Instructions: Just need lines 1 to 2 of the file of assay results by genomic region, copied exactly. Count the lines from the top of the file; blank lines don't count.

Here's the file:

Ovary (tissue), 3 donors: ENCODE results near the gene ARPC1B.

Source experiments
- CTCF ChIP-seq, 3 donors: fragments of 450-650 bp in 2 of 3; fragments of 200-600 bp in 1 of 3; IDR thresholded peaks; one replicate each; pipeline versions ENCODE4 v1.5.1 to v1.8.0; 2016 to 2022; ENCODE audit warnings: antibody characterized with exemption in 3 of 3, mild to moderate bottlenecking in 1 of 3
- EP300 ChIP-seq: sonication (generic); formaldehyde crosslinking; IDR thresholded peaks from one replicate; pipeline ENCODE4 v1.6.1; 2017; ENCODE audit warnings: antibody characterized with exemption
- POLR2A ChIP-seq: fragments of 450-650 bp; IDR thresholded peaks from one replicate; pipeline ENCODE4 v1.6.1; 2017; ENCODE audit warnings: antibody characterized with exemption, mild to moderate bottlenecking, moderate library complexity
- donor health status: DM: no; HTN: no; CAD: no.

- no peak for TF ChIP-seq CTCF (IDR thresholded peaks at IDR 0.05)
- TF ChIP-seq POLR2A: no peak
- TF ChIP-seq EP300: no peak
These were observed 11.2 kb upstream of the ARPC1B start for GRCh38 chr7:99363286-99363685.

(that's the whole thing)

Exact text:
Ovary (tissue), 3 donors: ENCODE results near the gene ARPC1B.

Source experiments